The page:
Well, now we can all sleep easy in our beds for another year.
The waiting is over, the sense of anti-climax is immense and The Apprentice for 2008 is Mr Shouty.
Aka the diamond in the rough, the dinosaur impersonator, the man who “totally f****** nailed the blue cactus” in Morocco, the one none of us really knew what the hell he was talking about, the gentleman who led the excruciating bullying of Sara a few weeks (ooops, probably should airbrush over that now).
In that respect, he’s a genuine apprentice. He is someone SirA can mould, can develop, can smooth out the jagged edges and hopefully keep hold of for longer than 12 months.
I’m not surprised, outraged, delighted or impressed. I’m relieved it is all over, although quite what I’ll do with a Wednesday night now is a little unclear.
Enjoy life, probably.
I’ve been well and truly hooked on this series, despite the fact it has produced the worst set of candidates so far. I was going to say “worst set of candidates imaginable”, but I’ll reserve judgement until next year’s series or if I catch glimpse of the Irish version – no offence intended to the esteemed Le Craic or his fellow countrymen or women, but the fact they are following the BBC blueprint so closely doesn’t augur well.
Back to reality in Apprentice-world and the final task on the final show was predictably and suitably awful.
As I’ve suggested before, The Apprentice has fallen foul of a basic economic failing – the law of diminishing marginal returns.
The more we get, the less we want.
It is the same for the rest of the reality TV genre (I was inspired to use that word by Lee McQueen and memories of the “female genre” a few weeks back).
That basic economic law clearly also applies to the Apprentice candidates – the more we get, the less impressive they prove to be.
So the other three finalists can justifiably feel robbed because the winner was just as hopeless as them.
Claire especially will be disappointed, but despite being many’s favourite her chatterbox style and refusal to listen probably did for her in the end.
Along with the other two finalists – Helene and Alex – they each represented the safe choice, displaying a predictable characteristic of the corporate clone.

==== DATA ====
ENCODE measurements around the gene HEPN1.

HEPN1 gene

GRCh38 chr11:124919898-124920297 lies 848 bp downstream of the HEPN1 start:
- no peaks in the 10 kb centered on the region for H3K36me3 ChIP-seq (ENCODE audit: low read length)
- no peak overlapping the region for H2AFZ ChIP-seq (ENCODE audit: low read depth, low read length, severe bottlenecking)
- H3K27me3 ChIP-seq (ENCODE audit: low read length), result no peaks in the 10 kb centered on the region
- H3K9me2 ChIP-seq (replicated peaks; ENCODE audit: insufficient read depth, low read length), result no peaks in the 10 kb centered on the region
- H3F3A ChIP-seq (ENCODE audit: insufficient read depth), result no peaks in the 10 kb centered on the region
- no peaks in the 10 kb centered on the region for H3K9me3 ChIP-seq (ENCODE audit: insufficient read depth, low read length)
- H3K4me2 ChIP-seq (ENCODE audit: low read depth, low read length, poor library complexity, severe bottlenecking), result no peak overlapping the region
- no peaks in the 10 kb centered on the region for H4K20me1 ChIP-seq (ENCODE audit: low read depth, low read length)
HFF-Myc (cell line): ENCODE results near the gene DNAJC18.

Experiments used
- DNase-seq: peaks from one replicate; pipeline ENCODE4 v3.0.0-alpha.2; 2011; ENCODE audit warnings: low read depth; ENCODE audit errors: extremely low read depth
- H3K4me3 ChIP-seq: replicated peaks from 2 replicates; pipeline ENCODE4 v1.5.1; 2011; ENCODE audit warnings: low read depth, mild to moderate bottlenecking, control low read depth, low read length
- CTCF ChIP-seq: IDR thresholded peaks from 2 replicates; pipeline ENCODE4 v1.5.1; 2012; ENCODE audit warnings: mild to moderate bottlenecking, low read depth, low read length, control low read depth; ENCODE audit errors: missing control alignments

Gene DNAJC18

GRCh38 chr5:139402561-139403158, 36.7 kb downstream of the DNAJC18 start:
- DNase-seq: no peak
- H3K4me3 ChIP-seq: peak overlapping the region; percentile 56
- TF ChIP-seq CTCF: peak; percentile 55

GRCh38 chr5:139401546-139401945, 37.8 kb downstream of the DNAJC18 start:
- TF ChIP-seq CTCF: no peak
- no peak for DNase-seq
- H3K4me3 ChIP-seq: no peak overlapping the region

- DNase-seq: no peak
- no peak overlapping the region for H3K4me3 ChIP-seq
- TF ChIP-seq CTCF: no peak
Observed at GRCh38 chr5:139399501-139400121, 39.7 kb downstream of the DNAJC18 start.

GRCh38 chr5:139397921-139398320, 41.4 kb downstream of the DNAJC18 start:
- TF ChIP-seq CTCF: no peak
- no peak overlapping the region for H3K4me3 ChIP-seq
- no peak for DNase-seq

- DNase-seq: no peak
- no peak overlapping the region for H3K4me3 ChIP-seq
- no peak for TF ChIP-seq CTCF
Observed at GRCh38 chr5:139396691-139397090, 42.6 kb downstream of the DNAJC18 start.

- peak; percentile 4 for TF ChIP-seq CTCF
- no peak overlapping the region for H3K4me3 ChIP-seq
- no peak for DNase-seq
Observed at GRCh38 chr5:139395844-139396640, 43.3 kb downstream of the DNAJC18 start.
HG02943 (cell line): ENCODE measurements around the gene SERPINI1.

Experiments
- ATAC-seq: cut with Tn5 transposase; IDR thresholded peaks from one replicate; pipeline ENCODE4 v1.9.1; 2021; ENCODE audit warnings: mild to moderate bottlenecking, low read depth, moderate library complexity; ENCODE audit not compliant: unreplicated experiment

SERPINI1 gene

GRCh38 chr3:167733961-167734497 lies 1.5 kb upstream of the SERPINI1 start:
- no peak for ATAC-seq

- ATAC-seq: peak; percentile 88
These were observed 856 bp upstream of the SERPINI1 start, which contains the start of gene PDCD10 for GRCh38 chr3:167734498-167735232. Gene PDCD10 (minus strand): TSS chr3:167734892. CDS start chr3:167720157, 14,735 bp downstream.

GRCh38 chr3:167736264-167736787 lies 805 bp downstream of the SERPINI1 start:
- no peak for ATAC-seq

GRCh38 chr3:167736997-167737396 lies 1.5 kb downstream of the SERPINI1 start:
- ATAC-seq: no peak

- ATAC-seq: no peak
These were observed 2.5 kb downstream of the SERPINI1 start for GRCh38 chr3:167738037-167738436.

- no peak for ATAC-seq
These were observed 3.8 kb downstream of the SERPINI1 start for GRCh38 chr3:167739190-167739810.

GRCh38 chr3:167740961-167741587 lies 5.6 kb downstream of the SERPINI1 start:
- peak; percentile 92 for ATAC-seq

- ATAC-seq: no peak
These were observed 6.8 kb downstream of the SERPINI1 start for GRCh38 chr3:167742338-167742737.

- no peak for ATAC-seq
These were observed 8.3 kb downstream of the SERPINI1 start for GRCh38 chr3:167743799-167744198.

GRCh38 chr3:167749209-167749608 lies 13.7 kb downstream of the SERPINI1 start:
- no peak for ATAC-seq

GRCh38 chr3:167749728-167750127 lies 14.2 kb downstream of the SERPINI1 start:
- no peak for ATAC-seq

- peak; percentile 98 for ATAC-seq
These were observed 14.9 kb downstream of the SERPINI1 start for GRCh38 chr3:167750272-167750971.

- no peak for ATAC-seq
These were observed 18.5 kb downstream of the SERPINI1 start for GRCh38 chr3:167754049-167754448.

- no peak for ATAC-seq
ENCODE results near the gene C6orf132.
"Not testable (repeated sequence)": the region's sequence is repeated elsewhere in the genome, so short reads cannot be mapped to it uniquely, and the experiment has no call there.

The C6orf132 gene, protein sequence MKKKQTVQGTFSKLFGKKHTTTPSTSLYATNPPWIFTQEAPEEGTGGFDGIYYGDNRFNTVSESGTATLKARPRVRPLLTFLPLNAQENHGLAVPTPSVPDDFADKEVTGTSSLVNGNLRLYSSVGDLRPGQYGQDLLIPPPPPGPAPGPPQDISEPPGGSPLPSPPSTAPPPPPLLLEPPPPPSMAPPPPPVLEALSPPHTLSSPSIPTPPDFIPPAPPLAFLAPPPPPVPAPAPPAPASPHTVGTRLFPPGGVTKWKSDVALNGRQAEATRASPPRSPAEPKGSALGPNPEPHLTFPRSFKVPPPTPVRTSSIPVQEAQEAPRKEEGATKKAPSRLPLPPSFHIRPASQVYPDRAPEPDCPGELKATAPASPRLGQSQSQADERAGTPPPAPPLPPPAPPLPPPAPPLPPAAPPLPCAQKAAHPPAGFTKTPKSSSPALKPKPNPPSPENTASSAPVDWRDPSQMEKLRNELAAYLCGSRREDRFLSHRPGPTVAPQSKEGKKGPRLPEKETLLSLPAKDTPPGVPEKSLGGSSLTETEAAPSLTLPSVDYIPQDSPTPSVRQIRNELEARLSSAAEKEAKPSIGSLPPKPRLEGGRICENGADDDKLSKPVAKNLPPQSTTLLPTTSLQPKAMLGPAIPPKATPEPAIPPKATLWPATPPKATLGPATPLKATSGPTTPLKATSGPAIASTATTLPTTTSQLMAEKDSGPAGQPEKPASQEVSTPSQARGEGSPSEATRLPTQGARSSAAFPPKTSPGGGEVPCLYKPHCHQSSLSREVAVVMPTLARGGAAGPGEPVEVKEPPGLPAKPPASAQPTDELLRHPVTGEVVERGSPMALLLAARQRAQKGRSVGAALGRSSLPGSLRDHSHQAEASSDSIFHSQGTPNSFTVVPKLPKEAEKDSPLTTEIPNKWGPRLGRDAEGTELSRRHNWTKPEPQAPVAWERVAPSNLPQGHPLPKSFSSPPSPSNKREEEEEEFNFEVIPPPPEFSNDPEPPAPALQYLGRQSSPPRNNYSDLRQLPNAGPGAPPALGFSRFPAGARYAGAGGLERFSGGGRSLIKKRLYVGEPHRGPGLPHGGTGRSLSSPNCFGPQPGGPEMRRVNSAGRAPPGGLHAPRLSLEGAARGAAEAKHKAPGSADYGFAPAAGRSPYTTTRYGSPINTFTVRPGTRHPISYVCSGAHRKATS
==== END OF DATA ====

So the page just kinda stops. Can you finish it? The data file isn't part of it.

But it did come down to the best of a bad bunch and it was something of a relief that neither Helene or Alex made it to the final showdown.
When I was at school we used to say of those kids who were a bit up themselves: “He thinks he’s chocolate.” Such a description fits Alex perfectly, although let us not forget that the wannabe Lynx model is still only 24 (or is it 25, I can’t remember).
It was fitting he was teamed with Helene, as they were both as ineffectual as each other.
Helene has been largely anonymous throughout the series, apart from when she’s twisting the knife into the backs of fellow candidates. In the final task, she went AWOL.
All the things that have characterised this year’s shambolic series were on show in all their inglorious splendour again in the final show as we were reunited with a few other losers for one last hurrah.
A generally clueless bunch, as usual they displayed plenty of misguided arrogance, shouted an awful lot, bitched, lied and seemed pleased with their own ignorance.
Kevin, once again, told us how brilliant he was and what a travesty it was that he left so early. No, it wasn’t – although I would like his recipe for carbonara.
The insufferable Sophocles was uncharacteristically silent, Jenny the Chin was unfortunately invited back and Raef’s hair looked marvellous.
Yet none of them would know a good idea if it punched them in the face, shouting “Look at me, I’m a good idea!” whilst waving a banner saying “Get your good idea here!”
It all seemed set up for Alex to triumph in the final task and secure the glittering prize. After all, what better challenge for a wannabe Lynx model than to create, brand and sell a men’s fragrance?
But, as ever, clever editing ensured we could never really be supremely confident of who would win.
Needless to say, we had moments of unintentional laugh-out loud hilarity and others even more cringe-worthy than farting loudly while stuck in a lift with half a dozen nuns.
And then it all slotted into place and we finally heard those two words: “You’re hired.”
So congratulations to Lee McQueen.
Mr Shouty is The Apprentice – that’s what SirA is talking about.